As for primary matchups between governor and lieutenant governor, I found a roughly equal number as the general election matchups above but these seem to be less common in recent years. Lt. Gov. Francis Bellotti (D-Mass.) defeated Gov. Endicott Peabody (D-Mass.) in the 1964 primary, and Lt. Gov. Ted Schwinden (D-Mont.) defeated Gov. Thomas Lee Judge (D-Mont.) in the 1980 primary. In Hawaii, Gov. John A. Burns defeated Lt. Gov. Thomas Gill in the 1970 Democratic primary, and Gov. George Ariyoshi defeated Lt. Gov. Jean King in the 1982 Democratic primary, both by single-digit margins. In Texas, Lt. Gov. Ben Barnes and Gov. Preston Smith placed third and fourth, respectively, in the 1972 Democratic primary. Other examples I could find are Minnesota in 1966, Vermont in 1970, Florda and South Dakota in 1974, Connecticut and New York in 1978, Massachusetts in 1982 [the lieutenant governor ran but withdrew before the primary], New Mexico in 1994, and South Carolina in 2018.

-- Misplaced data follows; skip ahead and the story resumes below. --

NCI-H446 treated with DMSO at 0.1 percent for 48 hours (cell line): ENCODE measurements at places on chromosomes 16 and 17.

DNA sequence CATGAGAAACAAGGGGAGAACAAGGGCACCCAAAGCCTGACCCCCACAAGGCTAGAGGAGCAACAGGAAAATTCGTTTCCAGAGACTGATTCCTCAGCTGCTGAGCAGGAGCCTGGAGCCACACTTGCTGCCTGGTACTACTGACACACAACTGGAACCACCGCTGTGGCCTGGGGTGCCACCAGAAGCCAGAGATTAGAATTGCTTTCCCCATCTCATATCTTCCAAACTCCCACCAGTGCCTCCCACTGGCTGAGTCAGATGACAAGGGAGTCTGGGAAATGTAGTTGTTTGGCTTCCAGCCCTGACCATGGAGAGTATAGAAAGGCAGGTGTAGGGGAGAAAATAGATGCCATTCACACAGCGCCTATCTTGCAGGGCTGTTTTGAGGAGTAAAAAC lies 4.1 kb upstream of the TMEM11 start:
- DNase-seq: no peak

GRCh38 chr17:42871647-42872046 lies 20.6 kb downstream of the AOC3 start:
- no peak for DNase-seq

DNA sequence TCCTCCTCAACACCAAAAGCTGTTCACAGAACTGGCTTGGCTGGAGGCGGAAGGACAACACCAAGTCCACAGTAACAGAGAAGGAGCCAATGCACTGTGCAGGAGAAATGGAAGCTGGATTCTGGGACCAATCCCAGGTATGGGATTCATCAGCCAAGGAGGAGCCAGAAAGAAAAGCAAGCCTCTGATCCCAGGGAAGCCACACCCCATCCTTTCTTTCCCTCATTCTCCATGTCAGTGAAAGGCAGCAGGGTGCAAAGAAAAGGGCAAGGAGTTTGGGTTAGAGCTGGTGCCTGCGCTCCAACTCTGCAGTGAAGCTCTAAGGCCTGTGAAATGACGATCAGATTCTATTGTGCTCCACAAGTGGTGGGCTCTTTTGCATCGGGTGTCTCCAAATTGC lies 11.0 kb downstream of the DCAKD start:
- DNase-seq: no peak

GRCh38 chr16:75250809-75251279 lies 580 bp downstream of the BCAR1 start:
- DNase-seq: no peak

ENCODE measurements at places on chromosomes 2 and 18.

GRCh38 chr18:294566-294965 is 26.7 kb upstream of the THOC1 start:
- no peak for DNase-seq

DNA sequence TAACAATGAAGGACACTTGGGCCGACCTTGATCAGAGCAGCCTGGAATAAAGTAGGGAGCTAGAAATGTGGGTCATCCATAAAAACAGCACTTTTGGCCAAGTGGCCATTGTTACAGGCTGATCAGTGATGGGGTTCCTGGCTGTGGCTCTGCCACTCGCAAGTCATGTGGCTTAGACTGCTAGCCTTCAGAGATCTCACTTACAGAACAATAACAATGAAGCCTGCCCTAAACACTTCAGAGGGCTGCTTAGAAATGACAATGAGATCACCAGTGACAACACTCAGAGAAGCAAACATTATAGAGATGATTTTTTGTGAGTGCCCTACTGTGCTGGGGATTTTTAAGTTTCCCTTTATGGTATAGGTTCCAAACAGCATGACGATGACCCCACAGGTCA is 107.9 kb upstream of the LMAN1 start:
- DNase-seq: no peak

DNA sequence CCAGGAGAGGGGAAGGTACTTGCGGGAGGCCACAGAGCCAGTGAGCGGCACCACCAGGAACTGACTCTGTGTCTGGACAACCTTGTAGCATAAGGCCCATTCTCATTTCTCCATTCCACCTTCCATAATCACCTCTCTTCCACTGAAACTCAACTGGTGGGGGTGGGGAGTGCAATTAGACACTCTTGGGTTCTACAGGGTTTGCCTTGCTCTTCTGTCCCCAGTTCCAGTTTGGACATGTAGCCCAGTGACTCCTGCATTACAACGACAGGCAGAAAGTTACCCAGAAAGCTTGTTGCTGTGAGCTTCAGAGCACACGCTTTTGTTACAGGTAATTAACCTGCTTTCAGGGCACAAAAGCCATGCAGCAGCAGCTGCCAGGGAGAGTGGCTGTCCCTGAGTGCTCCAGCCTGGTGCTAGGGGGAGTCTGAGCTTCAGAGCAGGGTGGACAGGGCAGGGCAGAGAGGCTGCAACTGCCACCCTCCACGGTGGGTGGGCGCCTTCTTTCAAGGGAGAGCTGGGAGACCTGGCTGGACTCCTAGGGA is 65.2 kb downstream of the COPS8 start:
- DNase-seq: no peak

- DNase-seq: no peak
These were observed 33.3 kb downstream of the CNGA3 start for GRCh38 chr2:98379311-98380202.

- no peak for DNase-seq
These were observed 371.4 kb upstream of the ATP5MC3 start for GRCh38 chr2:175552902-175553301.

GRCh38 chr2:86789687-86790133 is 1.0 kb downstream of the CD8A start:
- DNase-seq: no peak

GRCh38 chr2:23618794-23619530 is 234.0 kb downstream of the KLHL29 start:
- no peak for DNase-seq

• Goahngmyung Zhou on May 19, 2022 at 8:44 pm

      At the federal level, Vice President John Nance Garner famously challenged FDR for the Democratic nomination in 1940. As well, former Vice President (and ex-President) Theodore Roosevelt challenged President William Howard Taft throughout 1912 (both halves of the year). And then in 2024…a matchup involving a former president and a former vice president?